S.C. student accused of threatening to shoot up school charged, but not for racially-charged viral videos

S.C. student accused of threatening to shoot up school charged, but not for racially-charged viral videos

COLUMBIA, S.C. (WIS) - A former student of a Columbia high school whose videos have drawn national controversy currently faces just one misdemeanor charge related to threatening a school, the Fifth Circuit Solicitor’s Office confirmed.

And that charge is not at all related to the videos that have since gone viral.

The juvenile withdrew from the private Catholic school, Cardinal Newman, when the school discovered two racially-charged videos that appeared to show the student shooting at targets and referring to them as African Americans, then later threatening to “shoot up” the school, the principal told parents in a letter.

Police said at least one of the videos the student is accused of making was dated May 2019. The school said it wasn’t until July that someone reported the videos.

The Richland County Sheriff’s Department arrested the 16-year-old on July 17 following a text message police said the student sent with the school threat.

Thursday, more than three weeks after deputies took the juvenile into custody, WIS learned more about what charges the student faces.

The juvenile will not face any charges for the racist rhetoric in the videos, Deputy Solicitor April Sampson confirmed. She said that is because South Carolina does not have a hate crime law.

The suspect will face one count of school threats, which is a misdemeanor and carries a maximum of 10 years in jail, Sheriff Leon Lott said.

During a press conference Thursday, Lott expressed frustration over the state’s lack of a hate crime law, which he said prevents law enforcement from prosecuting someone who is accused of such a crime.

As a father of a 16-year-old himself, Lott said when he saw the videos he was disgusted. But he also said his hands are tied when it comes to charging the juvenile with any other crimes.

He called for politicians to enact a hate crime law in South Carolina, pointing out is one of only five states in the nation without such a law.

“As shocking and disturbing as the videos are, there’s no state law against those videos and what people have seen in those videos,” Lott said.

While it’s possible for more charges to be added in the case as prosecutors review evidence, Sampson would not reveal the current status of the case.

Some members of the public have speculated that charges against the student have been lessened since the initial arrest, but the solicitor’s office would not comment on that.

Lott said his department notified the U.S. Attorney’s Office and the FBI, which has an open investigation into the videos. It has also secured the assistance of its counterterrorism task force, according to Lott.

It is unclear if the student will face federal charges. If he does, he will be charged as an adult as federal authorities do not prosecute juveniles.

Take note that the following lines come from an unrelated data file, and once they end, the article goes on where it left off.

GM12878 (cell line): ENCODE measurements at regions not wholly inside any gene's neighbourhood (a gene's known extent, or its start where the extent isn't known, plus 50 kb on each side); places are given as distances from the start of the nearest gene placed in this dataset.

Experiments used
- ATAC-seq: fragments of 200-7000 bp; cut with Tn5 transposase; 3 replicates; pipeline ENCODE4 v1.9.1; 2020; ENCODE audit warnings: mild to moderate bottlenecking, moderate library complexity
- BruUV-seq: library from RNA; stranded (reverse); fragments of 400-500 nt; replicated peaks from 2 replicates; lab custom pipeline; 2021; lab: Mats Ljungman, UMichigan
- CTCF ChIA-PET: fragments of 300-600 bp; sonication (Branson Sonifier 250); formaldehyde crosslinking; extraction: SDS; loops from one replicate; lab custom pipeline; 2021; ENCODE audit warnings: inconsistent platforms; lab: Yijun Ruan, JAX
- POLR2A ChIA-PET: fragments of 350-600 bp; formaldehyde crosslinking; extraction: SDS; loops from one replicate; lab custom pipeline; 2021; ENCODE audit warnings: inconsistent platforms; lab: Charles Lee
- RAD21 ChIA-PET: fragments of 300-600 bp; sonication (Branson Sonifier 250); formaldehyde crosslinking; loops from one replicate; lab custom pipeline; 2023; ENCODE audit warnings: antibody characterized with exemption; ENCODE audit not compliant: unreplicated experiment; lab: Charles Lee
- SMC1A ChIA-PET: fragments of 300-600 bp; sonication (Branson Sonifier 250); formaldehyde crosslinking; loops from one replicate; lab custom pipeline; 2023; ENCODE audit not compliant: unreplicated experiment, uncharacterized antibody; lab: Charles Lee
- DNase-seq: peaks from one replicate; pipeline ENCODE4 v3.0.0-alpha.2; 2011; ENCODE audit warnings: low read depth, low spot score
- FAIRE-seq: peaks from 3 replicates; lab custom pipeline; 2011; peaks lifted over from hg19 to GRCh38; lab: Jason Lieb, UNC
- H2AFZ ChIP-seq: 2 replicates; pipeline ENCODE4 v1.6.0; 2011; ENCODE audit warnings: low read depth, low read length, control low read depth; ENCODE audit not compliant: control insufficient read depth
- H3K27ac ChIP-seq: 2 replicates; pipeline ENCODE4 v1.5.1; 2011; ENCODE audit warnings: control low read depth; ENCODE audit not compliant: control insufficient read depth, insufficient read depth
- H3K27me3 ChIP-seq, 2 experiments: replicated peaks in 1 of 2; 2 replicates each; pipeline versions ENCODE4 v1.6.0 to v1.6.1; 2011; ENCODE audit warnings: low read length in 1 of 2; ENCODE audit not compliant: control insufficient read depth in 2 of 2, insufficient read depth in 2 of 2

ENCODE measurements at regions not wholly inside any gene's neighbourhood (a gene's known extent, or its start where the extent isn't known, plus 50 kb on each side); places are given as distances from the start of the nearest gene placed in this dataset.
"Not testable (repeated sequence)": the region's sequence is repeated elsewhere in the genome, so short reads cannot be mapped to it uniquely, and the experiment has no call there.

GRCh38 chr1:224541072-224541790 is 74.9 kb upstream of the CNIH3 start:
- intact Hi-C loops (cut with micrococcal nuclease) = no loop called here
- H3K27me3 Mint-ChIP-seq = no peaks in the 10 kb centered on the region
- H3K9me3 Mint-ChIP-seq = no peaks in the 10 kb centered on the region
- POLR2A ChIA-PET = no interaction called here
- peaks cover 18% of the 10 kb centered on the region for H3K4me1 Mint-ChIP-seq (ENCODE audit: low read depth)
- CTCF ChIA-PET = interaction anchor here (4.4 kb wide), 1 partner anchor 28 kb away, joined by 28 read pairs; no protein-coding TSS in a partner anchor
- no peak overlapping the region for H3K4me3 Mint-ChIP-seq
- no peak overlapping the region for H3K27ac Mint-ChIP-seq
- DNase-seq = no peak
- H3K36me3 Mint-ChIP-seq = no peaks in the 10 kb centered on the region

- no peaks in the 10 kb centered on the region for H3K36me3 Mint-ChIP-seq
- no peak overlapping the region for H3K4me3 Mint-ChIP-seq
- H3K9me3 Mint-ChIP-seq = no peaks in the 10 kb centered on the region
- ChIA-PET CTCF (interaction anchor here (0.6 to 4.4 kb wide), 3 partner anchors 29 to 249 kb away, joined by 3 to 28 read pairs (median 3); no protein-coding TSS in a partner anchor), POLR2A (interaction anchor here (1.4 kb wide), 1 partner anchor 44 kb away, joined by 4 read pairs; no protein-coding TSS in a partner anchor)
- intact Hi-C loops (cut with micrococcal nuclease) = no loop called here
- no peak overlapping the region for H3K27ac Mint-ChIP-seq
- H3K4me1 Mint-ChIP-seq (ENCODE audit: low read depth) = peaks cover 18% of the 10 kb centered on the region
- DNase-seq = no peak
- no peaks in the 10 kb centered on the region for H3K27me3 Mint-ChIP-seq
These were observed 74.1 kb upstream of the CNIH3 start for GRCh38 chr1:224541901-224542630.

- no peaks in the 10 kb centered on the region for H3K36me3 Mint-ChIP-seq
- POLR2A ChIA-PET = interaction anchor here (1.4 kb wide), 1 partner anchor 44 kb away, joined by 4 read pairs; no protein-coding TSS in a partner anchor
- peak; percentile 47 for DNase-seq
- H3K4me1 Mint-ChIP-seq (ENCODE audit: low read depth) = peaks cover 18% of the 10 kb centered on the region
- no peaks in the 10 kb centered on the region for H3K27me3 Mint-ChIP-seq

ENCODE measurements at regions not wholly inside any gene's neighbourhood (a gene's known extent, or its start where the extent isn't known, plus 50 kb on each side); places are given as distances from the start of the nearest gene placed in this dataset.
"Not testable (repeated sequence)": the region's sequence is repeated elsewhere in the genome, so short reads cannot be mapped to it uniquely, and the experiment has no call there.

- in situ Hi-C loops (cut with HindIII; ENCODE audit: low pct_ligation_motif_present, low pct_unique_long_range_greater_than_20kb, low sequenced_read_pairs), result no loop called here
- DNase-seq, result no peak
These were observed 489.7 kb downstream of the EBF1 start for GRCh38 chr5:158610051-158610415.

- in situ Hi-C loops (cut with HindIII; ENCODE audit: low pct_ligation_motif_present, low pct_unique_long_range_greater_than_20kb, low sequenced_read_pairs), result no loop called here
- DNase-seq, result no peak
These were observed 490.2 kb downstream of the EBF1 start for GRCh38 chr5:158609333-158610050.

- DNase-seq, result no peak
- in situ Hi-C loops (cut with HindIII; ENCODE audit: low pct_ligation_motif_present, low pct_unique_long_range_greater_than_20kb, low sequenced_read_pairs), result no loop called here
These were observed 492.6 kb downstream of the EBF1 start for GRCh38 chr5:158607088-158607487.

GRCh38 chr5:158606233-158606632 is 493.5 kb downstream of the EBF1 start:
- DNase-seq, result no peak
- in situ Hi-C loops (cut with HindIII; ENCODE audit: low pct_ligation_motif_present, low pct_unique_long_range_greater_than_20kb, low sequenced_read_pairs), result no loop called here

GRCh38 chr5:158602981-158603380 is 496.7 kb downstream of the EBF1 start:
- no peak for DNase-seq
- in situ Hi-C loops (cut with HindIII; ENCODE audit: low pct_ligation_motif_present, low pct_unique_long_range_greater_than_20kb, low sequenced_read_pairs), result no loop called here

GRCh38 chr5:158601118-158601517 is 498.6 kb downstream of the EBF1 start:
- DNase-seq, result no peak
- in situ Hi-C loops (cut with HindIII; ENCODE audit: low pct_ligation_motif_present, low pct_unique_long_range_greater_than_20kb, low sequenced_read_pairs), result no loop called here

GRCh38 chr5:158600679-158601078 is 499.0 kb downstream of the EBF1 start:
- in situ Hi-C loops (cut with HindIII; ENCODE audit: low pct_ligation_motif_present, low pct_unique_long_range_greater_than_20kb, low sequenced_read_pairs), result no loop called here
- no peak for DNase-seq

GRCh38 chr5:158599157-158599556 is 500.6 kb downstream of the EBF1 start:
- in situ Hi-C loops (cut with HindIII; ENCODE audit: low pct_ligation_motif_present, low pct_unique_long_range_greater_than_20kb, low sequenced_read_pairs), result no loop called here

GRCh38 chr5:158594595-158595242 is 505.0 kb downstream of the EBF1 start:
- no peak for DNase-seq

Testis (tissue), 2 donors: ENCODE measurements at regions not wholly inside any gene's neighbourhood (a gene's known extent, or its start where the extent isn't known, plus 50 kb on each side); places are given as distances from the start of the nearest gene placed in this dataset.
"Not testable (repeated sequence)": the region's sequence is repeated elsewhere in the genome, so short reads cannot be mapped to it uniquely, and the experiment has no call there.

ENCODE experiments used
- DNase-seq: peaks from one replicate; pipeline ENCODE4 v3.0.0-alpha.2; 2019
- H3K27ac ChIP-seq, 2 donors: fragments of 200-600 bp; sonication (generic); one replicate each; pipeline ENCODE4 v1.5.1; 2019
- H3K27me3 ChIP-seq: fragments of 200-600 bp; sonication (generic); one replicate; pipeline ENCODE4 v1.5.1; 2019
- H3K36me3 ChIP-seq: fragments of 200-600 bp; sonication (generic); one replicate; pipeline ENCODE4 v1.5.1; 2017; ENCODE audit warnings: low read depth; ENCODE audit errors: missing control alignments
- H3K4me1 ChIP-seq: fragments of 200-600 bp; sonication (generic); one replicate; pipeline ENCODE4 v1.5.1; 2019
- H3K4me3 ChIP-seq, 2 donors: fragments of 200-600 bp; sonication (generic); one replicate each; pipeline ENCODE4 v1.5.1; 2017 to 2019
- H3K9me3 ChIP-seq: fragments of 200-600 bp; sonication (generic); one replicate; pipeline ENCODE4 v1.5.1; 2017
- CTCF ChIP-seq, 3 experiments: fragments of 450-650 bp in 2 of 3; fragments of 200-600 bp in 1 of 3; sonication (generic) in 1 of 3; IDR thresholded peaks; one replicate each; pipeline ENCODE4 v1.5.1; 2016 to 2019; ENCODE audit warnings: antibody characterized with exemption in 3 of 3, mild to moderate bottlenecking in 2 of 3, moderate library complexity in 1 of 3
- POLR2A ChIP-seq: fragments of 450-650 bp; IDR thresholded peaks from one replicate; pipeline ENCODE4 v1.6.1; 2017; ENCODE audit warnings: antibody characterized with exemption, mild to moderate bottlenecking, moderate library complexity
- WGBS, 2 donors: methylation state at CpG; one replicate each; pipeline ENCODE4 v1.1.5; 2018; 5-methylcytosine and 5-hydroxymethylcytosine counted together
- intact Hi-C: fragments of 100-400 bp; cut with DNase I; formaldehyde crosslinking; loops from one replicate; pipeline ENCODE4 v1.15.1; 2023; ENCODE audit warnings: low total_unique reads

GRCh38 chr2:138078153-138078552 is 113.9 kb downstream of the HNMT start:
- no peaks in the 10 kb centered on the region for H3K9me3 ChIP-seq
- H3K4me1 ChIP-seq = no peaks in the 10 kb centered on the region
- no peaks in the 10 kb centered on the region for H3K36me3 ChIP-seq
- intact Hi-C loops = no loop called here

While the student was arrested July 17, police did not announce the arrest until Aug. 2.

Lott said the reason for that was because the investigation is ongoing and once the arrest had taken place, the threat of violence against students and teachers at Cardinal Newman was eliminated.

“When we release press releases about a school it will be very simple,” he said. "For example, a 15-year-old has been arrested for bringing a gun to a school…that’s it. So had we done a press release then we would have just said a 16-year-old has been arrested for making a threat against Cardinal Newman. That would have been it. But the threat wasn’t there anymore, this was different, the investigation was continuing.”

The school did not share news of the threats with parents until Aug. 4.

The delay in information about the threats and subsequent arrest is just one factor that has inspired anger from the school community and residents of Columbia.

Many Cardinal Newman parents have demanded answers from school officials as to why they waited to tell the community about the threats.

In the letter to parents dated Aug. 4, the principal of Cardinal Newman told parents about a town hall meeting at the school scheduled for the night of Thursday, Aug. 8. He said it would give parents the opportunity to pose questions to both school administrators and RCSD leaders.

However, after Lott’s press conference Thursday, the department said no deputies would be available to answer questions at the town hall.

The letter from the principal reads as follows:

“Because we feel it is important for all parents to have an opportunity to get together and share their thoughts about this matter, I will be holding a town hall meeting on Thursday, August 8 at 7:00 p.m. in the school auditorium. I, my leadership team and representatives from the Richland County Sheriff’s Department will be on-site to respond to your questions. I hope to see you there.”
Robert A. Loia, Principal of Cardinal Newman

WIS will have a presence at the town hall and will have the latest on Thursday’s 11 p.m. newscast.

NOTE: WIS originally reported the child was expelled, but the school later clarified the student was allowed to withdraw. WIS will not share the juvenile’s name or image unless the child faces charges in adult court in the future.

Copyright 2019 WIS. All rights reserved.